Bass Drum Of Death’s first album was a promising scramble through a world of loud noise and razor edged distortion. If you liked that one, you’ll like this one too, but if you weren’t a fan to begin with, this certainly won’t change your mind. This eponymously entitled album offers much to be enjoyed, but little that’s new – by the end of the record BDOD’s raw, slouching garage rock begins to feel dangerously like a default setting.
Bass Drum Of Death was originally the name John Barrett took when he went on stage solo with a guitar and bass drum. Things have moved on a little since then – the current live set-up consists of two guitars and a drum kit, but not much more sophistication than Barrett used to achieve on his own. That is of course no bad thing – Bass Drum Of Death is, at its best, a little reminiscent of Raw Power in terms of production values and a propensity for big dumb hooks, and there are few bigger compliments to give to a garage rock record. But it seems likely that Barrett needed backup for other reasons too. Chiefly, he’s no Jack White: where White used Meg White’s thump thump bang bang drumming as a platform from which to set the stage on fire with white hot licks, Barrett’s drummer is more active, and a vital support for the muddy, grungy guitar playing that revels in its total lack of ambition.
While Bass Drum Of Death is stripped back and wins many points for commitment to a certain aesthetic, it’s also a largely successful album in terms of tunes. Lead single Shattered Me is cut from the same cloth as the best music by The Drums, Best Coast and recently Bleached and begs to be played on a speed-limit breaking journey to the beach. The Sonic Youth sounding Bad Reputation and the – dare it be said – pop-punk Crawling After You are complete successes. The former makes the best use of dynamics on the record, and rarely elsewhere is the distinction between loud, really loud and really really loud used so effectively.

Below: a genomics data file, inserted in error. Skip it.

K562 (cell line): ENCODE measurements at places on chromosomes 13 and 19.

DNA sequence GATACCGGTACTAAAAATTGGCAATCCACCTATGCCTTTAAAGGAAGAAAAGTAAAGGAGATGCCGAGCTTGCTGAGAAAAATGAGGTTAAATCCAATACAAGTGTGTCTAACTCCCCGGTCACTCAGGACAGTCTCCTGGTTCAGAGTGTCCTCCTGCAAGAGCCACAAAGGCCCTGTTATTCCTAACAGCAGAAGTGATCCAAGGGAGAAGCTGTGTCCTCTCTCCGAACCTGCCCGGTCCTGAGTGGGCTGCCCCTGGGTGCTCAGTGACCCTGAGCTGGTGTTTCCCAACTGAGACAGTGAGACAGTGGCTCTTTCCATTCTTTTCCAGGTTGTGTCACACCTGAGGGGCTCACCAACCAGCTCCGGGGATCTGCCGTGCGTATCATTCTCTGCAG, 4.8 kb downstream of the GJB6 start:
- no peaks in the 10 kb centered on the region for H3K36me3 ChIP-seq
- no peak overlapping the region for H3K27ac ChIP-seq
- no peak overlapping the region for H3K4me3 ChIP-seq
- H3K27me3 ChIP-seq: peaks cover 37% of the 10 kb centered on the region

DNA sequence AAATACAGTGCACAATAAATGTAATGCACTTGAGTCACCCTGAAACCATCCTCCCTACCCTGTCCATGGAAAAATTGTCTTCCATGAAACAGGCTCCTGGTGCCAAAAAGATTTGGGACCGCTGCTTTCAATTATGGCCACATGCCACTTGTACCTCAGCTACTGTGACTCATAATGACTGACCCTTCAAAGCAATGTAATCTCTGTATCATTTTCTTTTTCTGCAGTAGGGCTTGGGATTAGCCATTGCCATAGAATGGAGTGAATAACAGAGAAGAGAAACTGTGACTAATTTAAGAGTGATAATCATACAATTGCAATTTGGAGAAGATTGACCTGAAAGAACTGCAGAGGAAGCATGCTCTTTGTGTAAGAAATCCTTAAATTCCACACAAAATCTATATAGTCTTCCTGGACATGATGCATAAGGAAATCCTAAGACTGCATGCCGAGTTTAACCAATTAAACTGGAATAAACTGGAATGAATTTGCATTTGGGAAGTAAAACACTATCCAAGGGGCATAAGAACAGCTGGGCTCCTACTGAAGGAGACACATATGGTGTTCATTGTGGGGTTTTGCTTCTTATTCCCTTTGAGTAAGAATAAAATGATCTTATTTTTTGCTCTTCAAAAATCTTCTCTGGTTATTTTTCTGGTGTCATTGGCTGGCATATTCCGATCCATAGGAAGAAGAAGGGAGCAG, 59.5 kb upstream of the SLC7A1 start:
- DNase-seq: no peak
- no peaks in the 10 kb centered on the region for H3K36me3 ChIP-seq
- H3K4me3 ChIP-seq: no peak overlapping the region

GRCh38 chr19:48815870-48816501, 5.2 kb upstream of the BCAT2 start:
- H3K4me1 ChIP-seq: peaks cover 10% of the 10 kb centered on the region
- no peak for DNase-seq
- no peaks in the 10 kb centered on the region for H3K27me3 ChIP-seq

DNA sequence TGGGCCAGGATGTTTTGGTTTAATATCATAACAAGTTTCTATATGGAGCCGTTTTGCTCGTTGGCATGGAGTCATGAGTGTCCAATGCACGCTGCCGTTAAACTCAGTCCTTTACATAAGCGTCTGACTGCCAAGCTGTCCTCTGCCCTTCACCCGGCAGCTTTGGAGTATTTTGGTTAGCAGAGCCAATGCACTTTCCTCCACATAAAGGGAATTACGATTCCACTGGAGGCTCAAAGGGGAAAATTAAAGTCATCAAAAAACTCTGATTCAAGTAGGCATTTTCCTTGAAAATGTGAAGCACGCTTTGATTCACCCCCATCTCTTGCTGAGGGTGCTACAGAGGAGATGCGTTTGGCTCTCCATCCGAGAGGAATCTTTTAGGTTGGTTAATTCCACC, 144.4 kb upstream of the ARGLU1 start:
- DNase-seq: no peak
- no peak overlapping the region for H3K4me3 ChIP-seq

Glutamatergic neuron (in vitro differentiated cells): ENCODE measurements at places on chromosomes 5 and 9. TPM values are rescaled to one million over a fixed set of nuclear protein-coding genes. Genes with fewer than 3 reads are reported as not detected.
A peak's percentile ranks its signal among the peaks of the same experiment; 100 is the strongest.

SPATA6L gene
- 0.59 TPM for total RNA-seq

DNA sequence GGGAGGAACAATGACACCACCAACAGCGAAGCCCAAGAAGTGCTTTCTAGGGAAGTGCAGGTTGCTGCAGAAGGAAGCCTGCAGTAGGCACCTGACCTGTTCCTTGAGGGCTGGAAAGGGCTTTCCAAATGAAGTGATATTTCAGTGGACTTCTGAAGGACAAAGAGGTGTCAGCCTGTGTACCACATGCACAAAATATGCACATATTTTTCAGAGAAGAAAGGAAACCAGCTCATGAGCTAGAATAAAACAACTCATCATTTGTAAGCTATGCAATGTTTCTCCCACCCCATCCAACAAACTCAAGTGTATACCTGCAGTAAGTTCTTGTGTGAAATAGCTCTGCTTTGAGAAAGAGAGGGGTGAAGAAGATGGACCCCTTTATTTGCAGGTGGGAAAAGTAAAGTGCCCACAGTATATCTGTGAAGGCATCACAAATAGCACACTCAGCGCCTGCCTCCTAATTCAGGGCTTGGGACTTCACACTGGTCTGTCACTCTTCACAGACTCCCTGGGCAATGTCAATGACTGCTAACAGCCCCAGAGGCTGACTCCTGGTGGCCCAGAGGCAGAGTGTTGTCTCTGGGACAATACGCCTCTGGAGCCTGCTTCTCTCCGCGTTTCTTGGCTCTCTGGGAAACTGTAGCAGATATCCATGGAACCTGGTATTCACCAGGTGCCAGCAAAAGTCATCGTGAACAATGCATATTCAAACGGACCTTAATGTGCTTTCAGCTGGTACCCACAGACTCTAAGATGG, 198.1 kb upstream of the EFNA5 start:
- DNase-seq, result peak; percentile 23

There is also the odd attempt to adapt the BDOD template to slightly more classic songwriting. Such A Bore sets up nicely with a riff that might’ve been on a Roy Orbison record, while Faces Of The Wind sounds a lot like Iggy & The Stooges on a dark day – think Gimme Danger or Penetration. But the effort to widen the record’s scope is generally only half-successful. Barrett writes very well in one mood, and his attempts at greater complexity are hamstrung by the constant use of very simple tools. The results are often underwhelming.
Indeed, the central problem with Bass Drum Of Death is the chronic lack of variation. Sticking to a particular sound is all well and good if your songs are interesting, surprising or witty – hence the universal respect and awe in which Pixies are held. You’re never in doubt that you’re listening to a Pixies record, whether Frank Black is crooning his way through a gushy love song or whining about a brain adrift in the middle of the ocean. By contrast, Bass Drum Of Death play very similar songs in a very similar way, showing only passing interest in varying the theme. Of course, for a band who seem to exist to soundtrack the life of a slouching, half-arsed college-dropout, this may be half the point, but if their third album repeats the trick, people might begin to lose interest.